The First Art Newspaper on the Net   Established in 1996 United States Tuesday, March 28, 2017

MoMA PS1 pays tribute to one the most prolific and influential American filmmakers of the last half century
George Kuchar, Trance of The Tropics, watercolor on paper, 1982.
LONG ISLAND CITY, N.Y.- MoMA PS1 pays tribute to George Kuchar (1942-2011), one of the most prolific and influential American filmmakers of the last half century, with a new exhibition of his film, photography, painting, and comic illustration. Organized by MoMA PS1 Curator Peter Eleey and initiated with the artist prior to his death in September, George Kuchar: Pagan Rhapsodies includes more than thirty of Kuchar's films, celebrating the prolific and exuberant practice of this visionary who found high drama in low culture and the vulgarities of everyday life.

"Making movies is a magical enterprise," Kuchar said, "exorcising a lot of personal devils and charting your own perversities." He began his film career as a teenager, making no-budget 8mm flicks with his twin brother, Mike, in their Bronx apartment before being introduced to the underground scene in New York in the early 1960s. The Kuchars' family members and friends starred in their early films, which employed make-shift props, costumes, and lighting in energetic homages to the big-studio productions the brothers consumed at local movie theaters. Though he moved to San Francisco in 1971 to teach, Kuchar continued over the next four decades to actively involve those around him in his filmmaking, setting up a studio with his students and making diaries of visits with friends. An early adopter of video, he pioneered the low-fi, handheld aesthetic now ubiquitous on the Internet, tirelessly and inventively mashing up styles and conventions while "grinding out pictures for the nonexistent masses."

The man who plainly noted that "making movies can be a pretty offensive and humiliating endeavor" was also frank about his ambition to be a "plop in the bowl" rather than a "flash in the pan." Though an expert cinephile, Kuchar's purview was far broader than film history and craft, and more prosaic. Whether celebrating Hollywood clichés from the back lot of his campus studio or contemplating the lurid, romantic violence of a tornado from a motel room in Oklahoma, life was Kuchar's primary subject. He documented his own in intimate, often physical, detail, and incorporated everyone and everything around him, including his pets. Kuchar and his generous approach to his art offer instruction for life as well as film. "It is important not to be well prepared," he advised students. "Never have auditions… always mix styles in reckless abandon… makeup should be used to full advantage."

Today's News

December 27, 2011

Ancient seal found in Jerusalem linked to ritual practiced at temple 2,000 years ago

Museum of Fine Arts, Boston celebrates the Greek Goddess of Love and Beauty

Japanese designer of everyday arty kitchenware Yanagi died in Tokyo at age of 96

Edo Pop: The Graphic Impact of Japanese Prints at the Minneapolis Institute of Arts

MoMA PS1 pays tribute to one the most prolific and influential American filmmakers of the last half century

From New England to the South, Civil War's 150th anniversay stirs a trove of memories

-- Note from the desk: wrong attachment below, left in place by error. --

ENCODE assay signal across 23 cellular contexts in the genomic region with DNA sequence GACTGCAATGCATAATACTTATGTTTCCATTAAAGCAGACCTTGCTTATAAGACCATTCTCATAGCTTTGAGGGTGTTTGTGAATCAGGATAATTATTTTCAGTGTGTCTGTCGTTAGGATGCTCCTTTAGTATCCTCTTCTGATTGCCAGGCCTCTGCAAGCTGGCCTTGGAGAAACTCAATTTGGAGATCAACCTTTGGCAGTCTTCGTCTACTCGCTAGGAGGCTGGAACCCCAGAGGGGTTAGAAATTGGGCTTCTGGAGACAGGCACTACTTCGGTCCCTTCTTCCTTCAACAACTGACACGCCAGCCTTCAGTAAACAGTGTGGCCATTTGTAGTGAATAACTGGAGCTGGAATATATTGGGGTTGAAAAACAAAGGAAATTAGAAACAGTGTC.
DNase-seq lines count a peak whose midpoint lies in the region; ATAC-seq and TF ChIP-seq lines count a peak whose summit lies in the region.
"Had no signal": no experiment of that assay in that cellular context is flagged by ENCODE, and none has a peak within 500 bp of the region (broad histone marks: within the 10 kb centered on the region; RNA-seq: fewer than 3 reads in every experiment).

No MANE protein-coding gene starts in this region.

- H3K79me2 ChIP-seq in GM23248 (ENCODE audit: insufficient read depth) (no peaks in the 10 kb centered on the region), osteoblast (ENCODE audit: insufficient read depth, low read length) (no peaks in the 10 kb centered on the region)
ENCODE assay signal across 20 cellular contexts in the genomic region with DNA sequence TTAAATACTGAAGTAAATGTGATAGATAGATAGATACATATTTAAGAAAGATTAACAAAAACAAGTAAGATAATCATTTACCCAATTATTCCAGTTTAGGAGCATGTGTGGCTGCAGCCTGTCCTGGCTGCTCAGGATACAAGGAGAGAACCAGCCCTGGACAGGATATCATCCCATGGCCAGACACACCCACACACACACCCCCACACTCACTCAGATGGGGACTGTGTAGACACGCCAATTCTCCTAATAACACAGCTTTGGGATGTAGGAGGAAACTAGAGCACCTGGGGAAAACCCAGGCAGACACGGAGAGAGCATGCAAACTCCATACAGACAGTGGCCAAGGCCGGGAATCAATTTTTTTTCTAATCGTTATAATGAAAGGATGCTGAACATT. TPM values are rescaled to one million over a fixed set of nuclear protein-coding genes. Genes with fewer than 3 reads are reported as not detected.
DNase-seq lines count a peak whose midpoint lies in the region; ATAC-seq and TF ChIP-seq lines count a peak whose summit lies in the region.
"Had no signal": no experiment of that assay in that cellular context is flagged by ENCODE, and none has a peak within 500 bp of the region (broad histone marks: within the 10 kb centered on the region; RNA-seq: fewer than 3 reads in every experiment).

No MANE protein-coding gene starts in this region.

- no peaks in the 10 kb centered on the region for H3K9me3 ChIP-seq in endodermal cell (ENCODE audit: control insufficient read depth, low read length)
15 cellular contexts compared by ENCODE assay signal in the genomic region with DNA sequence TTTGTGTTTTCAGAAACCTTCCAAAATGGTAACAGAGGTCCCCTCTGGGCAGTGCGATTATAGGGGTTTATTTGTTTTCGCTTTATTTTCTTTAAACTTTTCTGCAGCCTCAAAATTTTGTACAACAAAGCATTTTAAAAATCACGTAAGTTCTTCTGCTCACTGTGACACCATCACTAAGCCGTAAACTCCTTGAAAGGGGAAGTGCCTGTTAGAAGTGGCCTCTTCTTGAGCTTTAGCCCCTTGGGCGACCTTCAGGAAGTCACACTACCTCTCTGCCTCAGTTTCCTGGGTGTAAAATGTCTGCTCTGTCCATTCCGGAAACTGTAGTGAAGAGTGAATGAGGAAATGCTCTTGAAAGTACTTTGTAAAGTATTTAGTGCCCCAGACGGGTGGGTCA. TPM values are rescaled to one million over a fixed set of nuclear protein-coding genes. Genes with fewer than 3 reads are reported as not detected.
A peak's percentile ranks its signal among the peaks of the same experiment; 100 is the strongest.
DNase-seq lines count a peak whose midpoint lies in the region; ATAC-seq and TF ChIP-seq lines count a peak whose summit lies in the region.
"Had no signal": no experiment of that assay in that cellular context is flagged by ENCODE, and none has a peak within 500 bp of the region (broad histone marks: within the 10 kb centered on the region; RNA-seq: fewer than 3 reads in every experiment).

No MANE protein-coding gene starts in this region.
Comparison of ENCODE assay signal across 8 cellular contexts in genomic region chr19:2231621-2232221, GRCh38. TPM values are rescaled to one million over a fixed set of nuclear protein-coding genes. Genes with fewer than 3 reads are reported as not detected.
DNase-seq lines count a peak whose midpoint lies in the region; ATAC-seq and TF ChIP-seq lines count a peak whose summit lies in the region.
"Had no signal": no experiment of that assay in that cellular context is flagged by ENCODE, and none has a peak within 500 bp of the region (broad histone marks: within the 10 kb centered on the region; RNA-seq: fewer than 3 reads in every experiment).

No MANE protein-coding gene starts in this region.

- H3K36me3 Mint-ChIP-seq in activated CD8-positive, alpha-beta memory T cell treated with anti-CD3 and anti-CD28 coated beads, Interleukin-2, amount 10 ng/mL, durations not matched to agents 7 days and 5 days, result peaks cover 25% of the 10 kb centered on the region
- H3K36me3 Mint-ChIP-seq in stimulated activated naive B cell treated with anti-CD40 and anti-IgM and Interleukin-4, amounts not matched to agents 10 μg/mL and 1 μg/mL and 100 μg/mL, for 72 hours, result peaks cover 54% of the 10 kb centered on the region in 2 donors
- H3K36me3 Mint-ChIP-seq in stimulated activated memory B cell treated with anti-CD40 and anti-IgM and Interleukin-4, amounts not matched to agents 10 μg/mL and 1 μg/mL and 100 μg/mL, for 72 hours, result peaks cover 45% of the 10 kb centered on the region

Driven to Draw: Twentieth-century drawings and sketchbooks form the Royal Academy's Collection

The Glass Ceiling Shattered, 30 Years - 3 Great American Women Artists at Alan Avery Art Company

Kunstverein Hamburg curates exhibition with works by American graphic designer Charley Harper

Sammlung Falckenberg in Hamburg opens exhibition by Ena Swanser and Robert Lucander

One of the world's most important annual photography events to be held at the Park Avenue Armory in March

Serial Pursuits: David Mabb, Dayanita Singh, Manisha Parekh, Audiobombing Crew at Nature Morte

San Francisco Arts Commission announces Tom DeCaigny as new Director of Cultural Affairs

Yayoi Kusama's flower sculptures brighten the Jardin des Tuileries for the Winter

Dugald Stermer, artist who redesigned Olympic medal, dies

New performance program showcasing emerging artists at work

Yang Fudong's epic seven-screen installation, The Fifth Night, premieres in Hong Kong

National Gallery of Canada presents Christian Marclay's most ambitious video installation

Most Popular Last Seven Days

1.- Priceless Van Goghs or just plain art? Works sent to museum for authentication

2.- Exhibition dedicated to the years shared between Pablo Picasso and Olga Khokhlova opens

3.- Man faces court for slashing Thomas Gainsborough painting at the National Gallery

4.- Art world horrified by President Donald Trump's push to end funding

5.- Jane Austen faked her own marriage twice

6.- Exhibition chronicles rise of the Ebony Fashion Fair, empowerment of African-Americans through fashion

7.- Art world horrified by President Donald Trump's push to end funding

8.- Discoveries by Israel Antiquities Authority shine light on life in time of Christ

9.- TEFAF's top masterpiece goes to the Rijksmuseum

10.- Exhibition devoted to the partnership between Michelangelo & Sebastiano opens

Museums, Exhibits, Artists, Milestones, Digital Art, Architecture, Photography,
Photographers, Special Photos, Special Reports, Featured Stories, Auctions, Art Fairs,
Anecdotes, Art Quiz, Education, Mythology, 3D Images, Last Week, .


Ignacio Villarreal
Editor & Publisher:Jose Villarreal - Consultant: Ignacio Villarreal Jr.
Art Director: Juan José Sepúlveda Ramírez

Royalville Communications, Inc
Founder's Site. The most varied versions
of this beautiful prayer.
to a Mexican poet.

The First Art Newspaper on the Net. The Best Versions Of Ave Maria Song Junco de la Vega Site Ignacio Villarreal Site
Tell a Friend
Dear User, please complete the form below in order to recommend the Artdaily newsletter to someone you know.
Please complete all fields marked *.
Sending Mail
Sending Successful